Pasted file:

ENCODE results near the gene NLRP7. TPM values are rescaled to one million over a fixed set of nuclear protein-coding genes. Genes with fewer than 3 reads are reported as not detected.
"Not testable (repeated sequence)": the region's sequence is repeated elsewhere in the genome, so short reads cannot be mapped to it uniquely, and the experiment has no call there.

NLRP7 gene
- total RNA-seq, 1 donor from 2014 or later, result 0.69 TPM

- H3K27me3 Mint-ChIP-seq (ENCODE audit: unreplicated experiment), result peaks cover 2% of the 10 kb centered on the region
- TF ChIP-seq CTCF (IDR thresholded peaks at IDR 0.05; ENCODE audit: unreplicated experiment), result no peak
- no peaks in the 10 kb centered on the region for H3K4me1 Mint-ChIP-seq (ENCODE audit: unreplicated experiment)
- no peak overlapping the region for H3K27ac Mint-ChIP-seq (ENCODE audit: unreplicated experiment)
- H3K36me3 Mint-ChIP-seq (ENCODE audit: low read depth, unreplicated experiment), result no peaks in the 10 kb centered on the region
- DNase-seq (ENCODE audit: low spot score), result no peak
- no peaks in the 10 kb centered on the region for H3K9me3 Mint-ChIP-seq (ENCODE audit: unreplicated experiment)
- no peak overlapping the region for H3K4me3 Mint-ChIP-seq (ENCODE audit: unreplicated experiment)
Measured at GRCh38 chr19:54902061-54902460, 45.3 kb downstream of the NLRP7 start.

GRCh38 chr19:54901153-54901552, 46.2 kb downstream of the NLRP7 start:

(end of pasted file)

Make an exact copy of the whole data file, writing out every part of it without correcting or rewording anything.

ENCODE results near the gene NLRP7. TPM values are rescaled to one million over a fixed set of nuclear protein-coding genes. Genes with fewer than 3 reads are reported as not detected.
"Not testable (repeated sequence)": the region's sequence is repeated elsewhere in the genome, so short reads cannot be mapped to it uniquely, and the experiment has no call there.

NLRP7 gene
- total RNA-seq, 1 donor from 2014 or later, result 0.69 TPM

- H3K27me3 Mint-ChIP-seq (ENCODE audit: unreplicated experiment), result peaks cover 2% of the 10 kb centered on the region
- TF ChIP-seq CTCF (IDR thresholded peaks at IDR 0.05; ENCODE audit: unreplicated experiment), result no peak
- no peaks in the 10 kb centered on the region for H3K4me1 Mint-ChIP-seq (ENCODE audit: unreplicated experiment)
- no peak overlapping the region for H3K27ac Mint-ChIP-seq (ENCODE audit: unreplicated experiment)
- H3K36me3 Mint-ChIP-seq (ENCODE audit: low read depth, unreplicated experiment), result no peaks in the 10 kb centered on the region
- DNase-seq (ENCODE audit: low spot score), result no peak
- no peaks in the 10 kb centered on the region for H3K9me3 Mint-ChIP-seq (ENCODE audit: unreplicated experiment)
- no peak overlapping the region for H3K4me3 Mint-ChIP-seq (ENCODE audit: unreplicated experiment)
Measured at GRCh38 chr19:54902061-54902460, 45.3 kb downstream of the NLRP7 start.

GRCh38 chr19:54901153-54901552, 46.2 kb downstream of the NLRP7 start: